|Publication number||US4340846 A|
|Application number||US 06/217,928|
|Publication date||Jul 20, 1982|
|Filing date||Dec 18, 1980|
|Priority date||Nov 24, 1975|
|Publication number||06217928, 217928, US 4340846 A, US 4340846A, US-A-4340846, US4340846 A, US4340846A|
|Inventors||J. William Putt|
|Original Assignee||Putt J William|
|Export Citation||BiBTeX, EndNote, RefMan|
|Patent Citations (8), Referenced by (4), Classifications (8), Legal Events (7)|
|External Links: USPTO, USPTO Assignment, Espacenet|
This is a continuation-in-part based on the following U.S. patent applications which are incorporated herein by reference:
Ser. No. 634,568 filed Nov. 24, 1975, now abandoned;
Ser. No. 758,227 filed Jan. 10, 1977, now U.S. Pat. No. 4,121,139; and
Ser. No. 951,710 filed Oct. 16, 1978, now U.S. Pat. No. 4,249,115, which is copending herewith.
This invention relates to a magnetic apparatus for producing movement, preferably linear movement which is produced by intermittent actuation of electromagnets positioned in an aligned set of relatively movable paramagnetic members.
The prior art is replete with disclosures of linear actuators wherein electromagnets are periodically energized to provide linear movement. Typical examples of the prior art are discussed in and cited against the earlier patent applications mentioned above.
A particular objective of the present invention is to provide a system which is superior to prior art devices in that it will provide a high efficiency and a low weight-to-power ratio.
The invention disclosed herein is an improvement over my earlier devices in two primary respects. First, rather than providing electrical windings on all of the paramagnetic members in the system, the present system utilizes axially movable reactor members which are positioned between the electromagnets and do not themselves create a magnetic field. Second, the invention calls for the reduction of electrical consumption by providing for the gradual reduction of the magnetomotive force of the electromagnets while the gap is being closed by the action of such electromagnets. This reduction of magnetomotive force, while conserving energy, does not significantly reduce the force output of the device since, as the gaps between the members are closing, a lesser magnetomotive force is required to produce any given force of magnetic attraction.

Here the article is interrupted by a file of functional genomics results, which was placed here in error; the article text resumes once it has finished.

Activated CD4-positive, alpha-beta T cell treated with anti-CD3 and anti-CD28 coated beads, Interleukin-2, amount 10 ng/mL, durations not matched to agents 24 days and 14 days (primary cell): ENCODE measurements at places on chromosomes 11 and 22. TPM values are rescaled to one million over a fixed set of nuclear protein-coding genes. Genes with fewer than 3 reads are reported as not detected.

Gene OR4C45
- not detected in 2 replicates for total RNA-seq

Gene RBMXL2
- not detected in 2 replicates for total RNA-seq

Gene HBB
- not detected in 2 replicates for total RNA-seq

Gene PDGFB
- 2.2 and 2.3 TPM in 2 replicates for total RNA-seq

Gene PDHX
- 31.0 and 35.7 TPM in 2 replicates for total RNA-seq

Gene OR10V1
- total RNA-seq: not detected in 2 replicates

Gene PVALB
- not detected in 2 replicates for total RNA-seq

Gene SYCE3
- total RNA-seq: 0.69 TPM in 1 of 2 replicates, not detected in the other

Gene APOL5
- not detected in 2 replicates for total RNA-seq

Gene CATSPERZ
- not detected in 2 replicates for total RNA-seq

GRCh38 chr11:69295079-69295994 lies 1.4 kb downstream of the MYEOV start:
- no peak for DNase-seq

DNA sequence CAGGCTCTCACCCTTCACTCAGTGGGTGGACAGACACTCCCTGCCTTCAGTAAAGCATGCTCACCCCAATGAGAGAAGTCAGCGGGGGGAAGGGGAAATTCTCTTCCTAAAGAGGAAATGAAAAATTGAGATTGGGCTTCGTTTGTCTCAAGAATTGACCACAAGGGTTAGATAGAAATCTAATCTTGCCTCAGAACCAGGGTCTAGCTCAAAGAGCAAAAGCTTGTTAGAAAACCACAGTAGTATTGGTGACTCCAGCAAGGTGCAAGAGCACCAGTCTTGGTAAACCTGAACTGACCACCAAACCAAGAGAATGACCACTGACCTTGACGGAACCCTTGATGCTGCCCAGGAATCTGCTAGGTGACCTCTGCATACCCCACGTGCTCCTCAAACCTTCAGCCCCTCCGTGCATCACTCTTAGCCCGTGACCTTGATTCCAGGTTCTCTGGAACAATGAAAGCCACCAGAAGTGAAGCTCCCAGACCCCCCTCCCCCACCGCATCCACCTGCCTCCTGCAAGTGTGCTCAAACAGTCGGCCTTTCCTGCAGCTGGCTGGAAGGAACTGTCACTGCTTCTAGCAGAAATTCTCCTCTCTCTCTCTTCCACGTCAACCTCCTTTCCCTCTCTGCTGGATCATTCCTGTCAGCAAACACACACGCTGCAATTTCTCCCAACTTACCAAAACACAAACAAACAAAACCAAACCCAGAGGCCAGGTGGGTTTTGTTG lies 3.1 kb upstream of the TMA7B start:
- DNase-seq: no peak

More specifically, the invention relates in one sense to an apparatus which has a pair of relatively movable paramagnetic members which are separated by a gap which opens and closes as the members move relatively away from and toward each other. One of the paramagnetic members is provided with electrical windings which, when energized, produce a magnetic field which will pull the members together and close the gaps between them. The windings are energized by means which causes an electrical current to flow through them to create a magnetomotive force, and control means are provided for gradually reducing the magnetomotive force while the gap is being closed by the field. Preferably, the windings associated with a particular paramagnetic member include a plurality of winding sections, and the control means is constructed and operated to energize simultaneously and deenergize sequentially the sections of windings. The control means preferably is a timer provided with a set of cams which rotate together at a constant angular velocity. A set of electrical switches are sequentially operated by the cams and are connected to respective sections of windings. A single rotary cam may be operatively engaged with switches associated with the windings of two different paramagnetic members.